A gift with no wrapping required

The conversations in our household this week have been about "the best Christmas gift ever received in your lifetime."

We've decided not to do much actual gifting, so we are relying on nostalgia to help us stay in the spirit of the season.

My husband recalls a metal Tonka Road Grater he got when he was about 7 years old. The memory is enhanced by the awareness his parents would have had a hard time affording the expense of that gift.

I recall the first year of my relationship with my spouse. He gave me several gifts. As he said at the time, "Each gift represents one of the things I love about you." (You can see why I married him a few years later.)

I remember receiving something red and lacy and a book of Rainier Maria Rilke poetry. This is the same husband who gave me an electric can opener one Christmas not long after we married, so don't get the idea he is without flaws in the giving-of-gifts category. Just want to keep things in perspective.

Today I'm thinking that stories are gifts. In looking for our Christmas ornaments, I found a box of old love letters. I suspect you may have a few somewhere, as well. I discovered dozens of flimsy, airmail envelopes containing pages of linen-like paper covered in fine-pointed, blue ink. There were several letters my father sent to my mother during World War II.

My now-deceased parents were both in the military. In the fall of 1944, on a Washington, D.C., street, they had a random encounter. I can envision it — they were in uniform and my mother was accompanied by some of her Women's Marines bunkmates. My dad was alone. They exchanged some light banter and well-wishing and went their separate ways. It was the day before my father was scheduled to be shipped overseas.

The story goes that dad sent mom a letter as soon as he arrived in Europe. She had a higher military rank than he did, so even writing it took a bit of courage. The letter went something like this: "I'm very happy to inform you that I am in love with you. I would like to present myself as a prospective husband.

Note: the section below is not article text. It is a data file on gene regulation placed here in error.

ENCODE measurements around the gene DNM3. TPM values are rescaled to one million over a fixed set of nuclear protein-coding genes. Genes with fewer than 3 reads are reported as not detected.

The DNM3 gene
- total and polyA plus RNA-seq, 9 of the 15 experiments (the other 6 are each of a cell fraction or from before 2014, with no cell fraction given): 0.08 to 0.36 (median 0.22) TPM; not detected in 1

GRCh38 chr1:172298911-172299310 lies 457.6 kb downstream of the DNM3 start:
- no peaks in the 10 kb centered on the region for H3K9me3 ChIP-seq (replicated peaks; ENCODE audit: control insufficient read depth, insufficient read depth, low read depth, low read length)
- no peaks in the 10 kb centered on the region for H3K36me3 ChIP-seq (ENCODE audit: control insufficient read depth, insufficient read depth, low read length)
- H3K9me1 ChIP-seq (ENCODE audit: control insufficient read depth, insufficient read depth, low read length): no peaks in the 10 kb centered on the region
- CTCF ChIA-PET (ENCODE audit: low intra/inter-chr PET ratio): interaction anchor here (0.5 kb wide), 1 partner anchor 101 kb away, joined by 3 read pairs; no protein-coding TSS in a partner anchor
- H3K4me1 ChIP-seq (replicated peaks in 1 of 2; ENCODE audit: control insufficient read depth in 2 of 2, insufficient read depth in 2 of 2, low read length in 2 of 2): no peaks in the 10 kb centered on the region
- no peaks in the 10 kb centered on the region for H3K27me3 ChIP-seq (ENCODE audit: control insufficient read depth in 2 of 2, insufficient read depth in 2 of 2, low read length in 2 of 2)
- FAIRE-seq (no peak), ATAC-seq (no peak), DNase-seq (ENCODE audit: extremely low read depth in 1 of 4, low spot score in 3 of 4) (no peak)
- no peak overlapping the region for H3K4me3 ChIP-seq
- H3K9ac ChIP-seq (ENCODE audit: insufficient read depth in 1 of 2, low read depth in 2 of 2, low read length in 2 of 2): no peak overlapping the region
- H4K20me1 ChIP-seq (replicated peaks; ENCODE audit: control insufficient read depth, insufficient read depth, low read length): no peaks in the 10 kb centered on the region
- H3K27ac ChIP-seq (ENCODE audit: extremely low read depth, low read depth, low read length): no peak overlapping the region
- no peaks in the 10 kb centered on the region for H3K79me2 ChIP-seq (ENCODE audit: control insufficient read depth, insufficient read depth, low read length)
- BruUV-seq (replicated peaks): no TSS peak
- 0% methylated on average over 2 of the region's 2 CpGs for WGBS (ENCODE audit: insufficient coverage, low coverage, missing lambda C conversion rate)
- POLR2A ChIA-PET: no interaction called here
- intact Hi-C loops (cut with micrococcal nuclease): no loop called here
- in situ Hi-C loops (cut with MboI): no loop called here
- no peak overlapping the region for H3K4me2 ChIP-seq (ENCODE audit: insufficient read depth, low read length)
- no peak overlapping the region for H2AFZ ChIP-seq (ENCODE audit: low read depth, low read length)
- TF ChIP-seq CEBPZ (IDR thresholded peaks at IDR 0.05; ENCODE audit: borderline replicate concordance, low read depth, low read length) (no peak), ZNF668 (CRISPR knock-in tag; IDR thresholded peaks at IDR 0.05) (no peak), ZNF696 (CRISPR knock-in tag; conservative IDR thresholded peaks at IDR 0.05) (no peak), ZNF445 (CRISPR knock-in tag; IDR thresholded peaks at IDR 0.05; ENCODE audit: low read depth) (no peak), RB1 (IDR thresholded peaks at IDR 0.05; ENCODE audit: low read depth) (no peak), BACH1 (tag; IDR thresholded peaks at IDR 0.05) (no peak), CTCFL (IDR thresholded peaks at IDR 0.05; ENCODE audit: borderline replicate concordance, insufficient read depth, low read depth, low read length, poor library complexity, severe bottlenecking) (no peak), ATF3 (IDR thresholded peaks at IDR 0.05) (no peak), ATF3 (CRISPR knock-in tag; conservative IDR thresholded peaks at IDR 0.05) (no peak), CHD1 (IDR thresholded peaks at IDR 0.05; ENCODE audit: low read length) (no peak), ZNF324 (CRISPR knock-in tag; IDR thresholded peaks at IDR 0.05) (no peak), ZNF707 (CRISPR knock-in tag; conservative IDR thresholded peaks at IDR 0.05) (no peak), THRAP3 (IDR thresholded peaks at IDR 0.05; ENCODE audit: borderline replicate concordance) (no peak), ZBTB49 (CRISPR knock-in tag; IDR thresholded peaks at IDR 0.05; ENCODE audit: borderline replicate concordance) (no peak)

"Don't worry if you aren't sure you feel the same about me — I have enough love for both of us."

That particular letter (one of several, but not all that many) also contained a carefully worded summary of a night reconnaissance mission he had been on and concluded with detail on what his K-rations had consisted of that day.

They were married just before Christmas a year later. Forty-two years, three children and a series of small brown dogs all named "Trudy" followed. But that's another story altogether.

This year we've asked our adult children to defer on giving holiday gifts to us and encouraged instead a donation to the charity of their choice. And we have strongly suggested they consider doing more around-the-tree storytelling, perhaps starting with "what's the best Christmas gift you ever received" and expanding the conversation in whatever direction people choose to take it.

It's quite a gift, you know — a tenderly reflected moment. No wrapping required.

Sharon Johnson is an associate professor in health and human sciences at Oregon State University and on the faculty of the OSU Extension. Email her at s.johnson@oregonstate.edu or call 541-776-7371, Ext. 210.


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